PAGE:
This booklet is based on the results of the seminar entitled “Youth Work: Enhancing Youth Employability?”, which took place in April 2011 in Ljubljana, Slovenia. The seminar was organised by the EU Youth in Action programme with the National Agencies of Slovenia (Zavod Movit), Portugal (Agência Nacional para a Gestão do Programa Juventude em Acção), Italy (Agenzia Nazionale per i Giovani), Estonia (Archimedes Foundation), Finland (Kansainvälisen liikkuvuuden ja yhteistyön keskus CIMO), Poland (Fundacja Rozwoju Systemu Edukacji) and Sweden (Ungdomsstyrelsen – National Board for Youth Affairs) and in close cooperation with Salto Inclusion Resource Centre.
The aim of this international seminar was to review the role of youth work and competences acquisition to enhance the employability of young people, with an emphasis on non-formal learning in learning mobility programmes.
The seminar started with the situation regarding youth (un)employment, determining the reasons for the present unpleasant situation. Knowing the reasons, participants approached possible solutions towards higher youth employment, looking for ways to develop competences for higher employability through youth work. In the main part of the seminar, participants occupied themselves with the role of youth work and other policy measures in young people’s competences acquisition and development, focusing on learning outcomes that enhance the employability of young people.
Because it was open for youth workers, youth researchers, decision makers and experts, all working in the field of youth employment, it provided a diverse group of participants. This group proved to be highly motivated to actively participate throughout the seminar. A month after the seminar, almost all participants together applied a new project to Youth in Action programme, dealing with the same subject. I could not imagine a better follow up.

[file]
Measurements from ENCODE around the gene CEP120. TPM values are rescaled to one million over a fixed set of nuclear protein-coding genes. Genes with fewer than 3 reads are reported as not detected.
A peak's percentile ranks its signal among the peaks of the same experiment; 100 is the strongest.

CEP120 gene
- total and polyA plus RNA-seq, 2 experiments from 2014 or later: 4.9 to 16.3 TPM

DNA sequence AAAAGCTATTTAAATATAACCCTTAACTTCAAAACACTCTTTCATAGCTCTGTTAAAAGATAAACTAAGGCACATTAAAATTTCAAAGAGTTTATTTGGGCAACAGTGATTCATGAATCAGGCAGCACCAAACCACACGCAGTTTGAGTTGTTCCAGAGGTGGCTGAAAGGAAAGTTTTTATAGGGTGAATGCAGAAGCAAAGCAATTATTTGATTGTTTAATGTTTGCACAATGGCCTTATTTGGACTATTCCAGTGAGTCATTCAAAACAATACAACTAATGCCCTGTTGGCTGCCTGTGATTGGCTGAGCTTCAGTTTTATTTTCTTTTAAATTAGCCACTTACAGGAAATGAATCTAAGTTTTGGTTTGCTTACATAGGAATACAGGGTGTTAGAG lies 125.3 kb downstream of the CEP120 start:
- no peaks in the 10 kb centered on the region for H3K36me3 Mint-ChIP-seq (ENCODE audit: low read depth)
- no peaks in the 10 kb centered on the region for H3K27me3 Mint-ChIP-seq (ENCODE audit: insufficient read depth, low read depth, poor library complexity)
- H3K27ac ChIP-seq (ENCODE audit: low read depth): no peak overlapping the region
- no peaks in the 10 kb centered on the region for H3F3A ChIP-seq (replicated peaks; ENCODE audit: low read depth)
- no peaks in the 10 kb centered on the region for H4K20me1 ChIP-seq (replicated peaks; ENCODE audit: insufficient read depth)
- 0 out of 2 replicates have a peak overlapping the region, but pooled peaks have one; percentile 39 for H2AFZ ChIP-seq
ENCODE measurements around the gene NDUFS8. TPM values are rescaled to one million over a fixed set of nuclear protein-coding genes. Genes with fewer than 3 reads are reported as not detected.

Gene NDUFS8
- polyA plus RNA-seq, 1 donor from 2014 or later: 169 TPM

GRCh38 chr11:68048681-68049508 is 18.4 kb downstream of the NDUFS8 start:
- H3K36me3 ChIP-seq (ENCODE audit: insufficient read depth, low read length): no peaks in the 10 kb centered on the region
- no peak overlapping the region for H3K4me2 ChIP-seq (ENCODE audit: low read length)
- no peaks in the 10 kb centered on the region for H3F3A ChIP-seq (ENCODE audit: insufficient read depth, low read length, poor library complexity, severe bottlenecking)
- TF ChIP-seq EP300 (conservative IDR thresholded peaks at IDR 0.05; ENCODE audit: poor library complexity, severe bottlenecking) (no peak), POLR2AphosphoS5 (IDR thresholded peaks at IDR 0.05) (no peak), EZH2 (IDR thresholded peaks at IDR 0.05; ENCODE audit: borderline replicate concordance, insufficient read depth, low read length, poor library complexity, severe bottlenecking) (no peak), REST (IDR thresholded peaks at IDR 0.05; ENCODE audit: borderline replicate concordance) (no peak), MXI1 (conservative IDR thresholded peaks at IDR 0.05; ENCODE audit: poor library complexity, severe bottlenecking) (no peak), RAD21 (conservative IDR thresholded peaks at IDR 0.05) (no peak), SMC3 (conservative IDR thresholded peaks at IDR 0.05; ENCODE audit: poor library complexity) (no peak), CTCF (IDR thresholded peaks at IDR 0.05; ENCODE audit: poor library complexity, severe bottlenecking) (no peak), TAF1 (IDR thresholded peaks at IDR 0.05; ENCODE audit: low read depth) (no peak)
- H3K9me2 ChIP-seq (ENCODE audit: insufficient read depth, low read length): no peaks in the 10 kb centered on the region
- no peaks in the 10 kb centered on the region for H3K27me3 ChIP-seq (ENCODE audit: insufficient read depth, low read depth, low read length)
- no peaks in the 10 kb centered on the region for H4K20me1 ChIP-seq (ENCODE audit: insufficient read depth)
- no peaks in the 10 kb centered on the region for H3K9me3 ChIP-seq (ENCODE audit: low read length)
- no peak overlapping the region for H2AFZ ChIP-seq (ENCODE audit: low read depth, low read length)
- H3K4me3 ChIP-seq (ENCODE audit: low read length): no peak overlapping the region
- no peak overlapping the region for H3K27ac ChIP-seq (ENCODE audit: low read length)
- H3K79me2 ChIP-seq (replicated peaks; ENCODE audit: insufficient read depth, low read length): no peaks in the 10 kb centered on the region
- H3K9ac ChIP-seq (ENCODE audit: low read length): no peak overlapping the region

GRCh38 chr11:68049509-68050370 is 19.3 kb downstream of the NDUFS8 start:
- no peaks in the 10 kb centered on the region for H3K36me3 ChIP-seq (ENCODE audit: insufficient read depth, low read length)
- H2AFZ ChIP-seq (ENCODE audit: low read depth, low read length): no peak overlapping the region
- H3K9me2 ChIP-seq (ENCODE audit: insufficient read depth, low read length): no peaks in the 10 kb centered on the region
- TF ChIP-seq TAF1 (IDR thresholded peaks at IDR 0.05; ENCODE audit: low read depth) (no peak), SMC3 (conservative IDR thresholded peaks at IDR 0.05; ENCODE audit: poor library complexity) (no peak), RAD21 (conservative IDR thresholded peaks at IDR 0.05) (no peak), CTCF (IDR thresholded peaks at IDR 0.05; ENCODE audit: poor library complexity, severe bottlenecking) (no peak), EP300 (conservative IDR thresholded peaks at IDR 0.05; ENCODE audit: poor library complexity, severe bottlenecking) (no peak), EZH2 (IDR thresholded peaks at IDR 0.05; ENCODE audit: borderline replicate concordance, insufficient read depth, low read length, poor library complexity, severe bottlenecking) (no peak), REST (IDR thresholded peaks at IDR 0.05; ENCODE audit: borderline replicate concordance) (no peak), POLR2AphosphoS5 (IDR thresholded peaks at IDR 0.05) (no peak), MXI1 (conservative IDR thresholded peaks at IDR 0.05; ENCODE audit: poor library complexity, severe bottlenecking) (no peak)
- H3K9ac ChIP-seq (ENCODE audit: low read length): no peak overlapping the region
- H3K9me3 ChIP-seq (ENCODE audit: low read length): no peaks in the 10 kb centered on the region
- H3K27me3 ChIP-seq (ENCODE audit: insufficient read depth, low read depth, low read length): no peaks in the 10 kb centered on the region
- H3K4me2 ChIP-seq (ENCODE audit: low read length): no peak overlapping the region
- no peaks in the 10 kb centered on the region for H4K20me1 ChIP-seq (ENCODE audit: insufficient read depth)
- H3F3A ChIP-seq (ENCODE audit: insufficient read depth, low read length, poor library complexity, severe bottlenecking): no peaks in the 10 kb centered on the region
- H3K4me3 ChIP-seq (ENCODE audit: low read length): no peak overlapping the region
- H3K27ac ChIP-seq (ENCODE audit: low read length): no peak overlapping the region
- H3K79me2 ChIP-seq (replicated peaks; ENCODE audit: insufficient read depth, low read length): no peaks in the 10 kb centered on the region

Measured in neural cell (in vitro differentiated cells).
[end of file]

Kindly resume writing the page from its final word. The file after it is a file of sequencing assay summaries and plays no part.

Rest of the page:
I would like to use this opportunity to thank all of the participants for their contributions with stories and good practice examples. I want to thank the trainers Andreia Henriques (PT), Ansgar Büter-Menke (GE) and Matej Cepin (SI) for their professionalism and to my colleagues at Institute Movit for their great support. Finally, I want to thank the co-organisers for their input in preparing, implementing and financing the seminar.
Special thanks also to Mr Igor Lukšič, Minister of Education and Sport of the Republic of Slovenia, for his opening speech.
This booklet aims to disseminate the results of the seminar. On the following pages, readers can find some expert articles, opinions, discussion results, stories of success and more, all connected with youth work and its impact on youth employability.
Democratic societies are based on responsible citizens. Youth organisations, as the basic platform for youth Novembra 2009 je Svet EU sprejel Prenovljeni okvir evropskega work and (at the same time) the basic learning environment for democracy, build upon young individuals as active and responsible citizens, who will keep such attitudes for the rest of their lives. ki je nastal na podlagi sodelovanja na področju mladine 2010-2018, predloga Evropske komisije »Nova strategija EU za mlade: vlaganje 7 For a country to develop, it must recognise the interest both in the upbringing of responsible citizens, and vanje in krepljenje njihove vloge in položaja« in predstavlja nadgradnjo in the highest possible fostering of in prenovo dosedanjega evropskega sodelovanja na področju mladine.